browser plugins…

Zack has a long blog about browser plugins. And he advocates going the XEmbed route. Originally I wrote this as a comment, but I think more people should know about the mess that is called browser plugins.

Swfdec used to be an out-of-process plugin. That plugin had all the nice features he mentions, but utterly fails for other things:

  • translucency. If you use an X window for embedding as in XEmbed, you suddenly need Composite support to be able to do it.
  • z-order. It’s absolutely fine to pop up a DIV on top of any plugin. If you go the X-Window route, you’re in for quite a ride since suddenly you have to create an X-Window for (at least) every DIV.
  • Input events. You know when you use the mouse wheel on top of an embedded Flash animation and it doesn’t scroll? Or when you press Ctrl-T to open a new tab and none opens because the plugin has keyboard focus? Those.

So how would I solve the current mess? I would go the same route every other application with plugins goes. I’d write one plugin for every application. There’s really no need to have shared plugins. Noone wants to run Rhythmbox plugins in Amarok or Konq plugins in Nautilus.
If every browser had its own plugin system, suddenly Swfdec could use all the nice APIs of the browser. It could integrate its properties with the Konq properties dialog. It could share common properties (“run animations [x] always [ ] once [ ] never”, “sound [ ] enabled [x] disabled”), it could react to events (like ESC stopping animations). And there’ll probably be lots more I’m missing.

I can imagine two reasons why browsers didn’t go that route. The first is closed source plugins. Adobe ships Flash only for Moz plugins. So everyone tries to add support for that one plugin. And the second reason is that there really isn’t a huge demand for plugins. There’s really only Flash and Video players. Integrate those two natively and you don’t even need plugin support at all.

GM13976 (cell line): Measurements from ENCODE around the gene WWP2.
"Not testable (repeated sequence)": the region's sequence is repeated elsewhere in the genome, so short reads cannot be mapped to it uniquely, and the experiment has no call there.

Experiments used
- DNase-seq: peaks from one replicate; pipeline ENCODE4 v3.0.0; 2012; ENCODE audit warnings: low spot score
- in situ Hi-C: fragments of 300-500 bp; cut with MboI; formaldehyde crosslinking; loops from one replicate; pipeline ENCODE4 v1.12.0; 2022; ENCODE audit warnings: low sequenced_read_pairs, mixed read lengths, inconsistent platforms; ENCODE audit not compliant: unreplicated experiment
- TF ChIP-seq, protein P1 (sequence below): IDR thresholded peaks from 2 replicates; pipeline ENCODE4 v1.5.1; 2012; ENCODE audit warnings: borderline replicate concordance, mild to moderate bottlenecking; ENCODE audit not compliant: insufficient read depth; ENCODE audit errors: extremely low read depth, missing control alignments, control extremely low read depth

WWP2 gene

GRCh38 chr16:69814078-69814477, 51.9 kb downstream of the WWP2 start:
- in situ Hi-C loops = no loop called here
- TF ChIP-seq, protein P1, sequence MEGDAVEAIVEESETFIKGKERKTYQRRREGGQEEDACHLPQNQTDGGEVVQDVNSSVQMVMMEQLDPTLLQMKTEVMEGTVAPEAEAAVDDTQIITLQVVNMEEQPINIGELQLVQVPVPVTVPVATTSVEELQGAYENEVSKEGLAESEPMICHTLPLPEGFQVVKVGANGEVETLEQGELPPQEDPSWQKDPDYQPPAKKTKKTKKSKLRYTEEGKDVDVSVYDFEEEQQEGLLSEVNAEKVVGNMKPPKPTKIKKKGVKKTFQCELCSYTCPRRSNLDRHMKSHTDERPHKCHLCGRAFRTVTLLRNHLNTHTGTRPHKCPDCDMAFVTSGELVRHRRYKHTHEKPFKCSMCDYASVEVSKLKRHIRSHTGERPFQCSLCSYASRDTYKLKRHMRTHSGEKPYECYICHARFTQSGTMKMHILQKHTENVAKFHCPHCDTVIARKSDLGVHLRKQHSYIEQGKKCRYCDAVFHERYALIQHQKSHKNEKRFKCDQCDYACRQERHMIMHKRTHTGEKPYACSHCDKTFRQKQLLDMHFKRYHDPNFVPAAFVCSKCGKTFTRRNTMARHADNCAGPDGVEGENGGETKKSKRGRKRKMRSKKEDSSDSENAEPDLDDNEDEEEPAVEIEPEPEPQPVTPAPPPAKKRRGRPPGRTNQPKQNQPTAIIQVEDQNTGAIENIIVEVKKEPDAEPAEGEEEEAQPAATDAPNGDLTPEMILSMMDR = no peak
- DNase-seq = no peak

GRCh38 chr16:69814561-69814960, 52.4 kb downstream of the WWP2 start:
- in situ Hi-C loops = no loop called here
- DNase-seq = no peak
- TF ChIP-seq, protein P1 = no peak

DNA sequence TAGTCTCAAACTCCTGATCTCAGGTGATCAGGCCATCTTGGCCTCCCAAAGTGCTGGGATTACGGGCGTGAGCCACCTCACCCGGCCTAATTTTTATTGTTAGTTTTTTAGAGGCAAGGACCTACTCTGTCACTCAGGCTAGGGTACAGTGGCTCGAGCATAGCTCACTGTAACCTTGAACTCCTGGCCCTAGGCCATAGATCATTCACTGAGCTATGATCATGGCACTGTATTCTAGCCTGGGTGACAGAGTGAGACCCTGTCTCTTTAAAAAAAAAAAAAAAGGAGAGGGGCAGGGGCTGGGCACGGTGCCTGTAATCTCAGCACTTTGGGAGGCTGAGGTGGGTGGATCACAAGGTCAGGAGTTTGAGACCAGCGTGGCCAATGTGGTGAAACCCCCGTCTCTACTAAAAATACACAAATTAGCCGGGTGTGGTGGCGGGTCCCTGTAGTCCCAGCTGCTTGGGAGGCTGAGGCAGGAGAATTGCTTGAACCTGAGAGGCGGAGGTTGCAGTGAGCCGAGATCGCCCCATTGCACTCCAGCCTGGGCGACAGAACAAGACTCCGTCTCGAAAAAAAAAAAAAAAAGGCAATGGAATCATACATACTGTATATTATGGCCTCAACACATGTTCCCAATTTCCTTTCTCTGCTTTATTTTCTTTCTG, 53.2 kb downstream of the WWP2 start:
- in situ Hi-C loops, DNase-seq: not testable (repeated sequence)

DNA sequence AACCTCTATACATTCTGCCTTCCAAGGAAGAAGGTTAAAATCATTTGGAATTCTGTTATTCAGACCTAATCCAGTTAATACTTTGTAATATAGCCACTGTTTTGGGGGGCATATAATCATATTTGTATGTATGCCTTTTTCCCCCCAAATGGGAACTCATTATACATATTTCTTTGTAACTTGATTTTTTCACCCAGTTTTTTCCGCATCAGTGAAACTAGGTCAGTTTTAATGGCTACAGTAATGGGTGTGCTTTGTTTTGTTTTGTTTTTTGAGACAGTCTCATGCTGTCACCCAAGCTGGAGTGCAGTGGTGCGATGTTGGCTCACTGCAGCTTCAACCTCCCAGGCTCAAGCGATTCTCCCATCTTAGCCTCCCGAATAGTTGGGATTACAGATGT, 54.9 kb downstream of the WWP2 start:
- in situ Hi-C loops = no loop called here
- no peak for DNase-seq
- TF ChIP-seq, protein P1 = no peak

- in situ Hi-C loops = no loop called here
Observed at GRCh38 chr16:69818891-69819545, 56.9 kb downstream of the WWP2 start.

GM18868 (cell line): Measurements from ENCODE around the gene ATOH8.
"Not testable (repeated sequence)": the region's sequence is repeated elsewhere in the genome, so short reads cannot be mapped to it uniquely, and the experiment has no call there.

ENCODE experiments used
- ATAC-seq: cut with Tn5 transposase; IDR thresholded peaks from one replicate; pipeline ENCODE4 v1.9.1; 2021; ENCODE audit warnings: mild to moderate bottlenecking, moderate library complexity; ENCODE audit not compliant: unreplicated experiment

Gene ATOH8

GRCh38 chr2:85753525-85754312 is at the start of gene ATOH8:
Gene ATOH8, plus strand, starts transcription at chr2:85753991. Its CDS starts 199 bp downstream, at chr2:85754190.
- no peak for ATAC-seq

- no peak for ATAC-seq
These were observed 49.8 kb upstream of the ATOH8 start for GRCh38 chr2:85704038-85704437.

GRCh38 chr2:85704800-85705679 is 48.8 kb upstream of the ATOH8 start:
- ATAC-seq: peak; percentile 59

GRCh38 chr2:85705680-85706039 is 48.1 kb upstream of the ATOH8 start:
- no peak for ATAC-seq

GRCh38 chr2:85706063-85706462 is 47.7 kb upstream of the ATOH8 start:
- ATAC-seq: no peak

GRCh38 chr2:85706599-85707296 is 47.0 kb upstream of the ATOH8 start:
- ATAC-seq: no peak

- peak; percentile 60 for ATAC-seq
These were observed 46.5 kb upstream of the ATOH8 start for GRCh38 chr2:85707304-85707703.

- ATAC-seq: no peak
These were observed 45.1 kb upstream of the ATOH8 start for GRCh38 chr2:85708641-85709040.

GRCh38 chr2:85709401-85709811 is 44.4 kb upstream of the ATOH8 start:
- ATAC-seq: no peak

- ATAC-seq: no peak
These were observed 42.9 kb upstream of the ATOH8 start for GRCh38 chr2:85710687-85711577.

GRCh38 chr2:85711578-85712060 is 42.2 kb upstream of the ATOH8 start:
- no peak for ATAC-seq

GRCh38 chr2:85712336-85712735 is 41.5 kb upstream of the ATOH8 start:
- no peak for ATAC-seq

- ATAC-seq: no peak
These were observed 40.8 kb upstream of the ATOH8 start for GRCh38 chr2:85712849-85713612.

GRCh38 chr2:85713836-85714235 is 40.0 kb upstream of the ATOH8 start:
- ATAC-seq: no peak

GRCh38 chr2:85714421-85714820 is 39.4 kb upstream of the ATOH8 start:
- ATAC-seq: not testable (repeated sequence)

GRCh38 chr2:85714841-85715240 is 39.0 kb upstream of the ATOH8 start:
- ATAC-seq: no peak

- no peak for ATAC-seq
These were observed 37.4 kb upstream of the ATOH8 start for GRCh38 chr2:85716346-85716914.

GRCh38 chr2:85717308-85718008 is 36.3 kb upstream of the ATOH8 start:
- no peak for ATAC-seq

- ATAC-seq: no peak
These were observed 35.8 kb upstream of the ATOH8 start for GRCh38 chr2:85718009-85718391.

Oh, and one final note. Please stop bringing up the “misbehaving plugins” argument. It’s the reason for so much braindead code trying to cope with “misbehaving” stuff. If some code is broken, fix the broken code, don’t try to work around it. It feels like advocating to render every tab out-of-process, because then one page crashing doesn’t kill the browser…


#1 sil on 05.30.07 at 12:11

If I remember correctly, the reason there’s one plugin API is that Netscape implemented it first, and then Microsoft implemented a compatible API for IE so that plugins that already existed would work in IE without having to get a new version written for that browser (which was a lot less popular than Netscape back then). At that point the two browsers which had almost all the browser market both used the NS plugin API, which gave a third browser basically no choice but to implement it too…and ten years later we’re still stuck with it.

#2 Chris Lord on 05.31.07 at 01:11

I’ve not looked at the NS plugin API, but is it the API that means we have to implement it with XEmbed? Perhaps an in-browser implementation can be made that doesn’t use XEmbed but still provides the compatible API?

Also, the whole out-of-process argument is rubbish anyway, Firefox/epiphany still crash/halt when a plug-in crashes/halts… Seems only Konqueror takes advantage of this :(

#3 desrt on 05.31.07 at 03:24

1) everyone should have composite. it will be very difficult to get by without it in the near future.

2) you don’t need to do this. you can use composite to fake z-order. of course for this you need:

3) improved xembed event forwarding semantics. uhm…. lots of people have said “this would be nice” but nobody has seemed to do anything yet.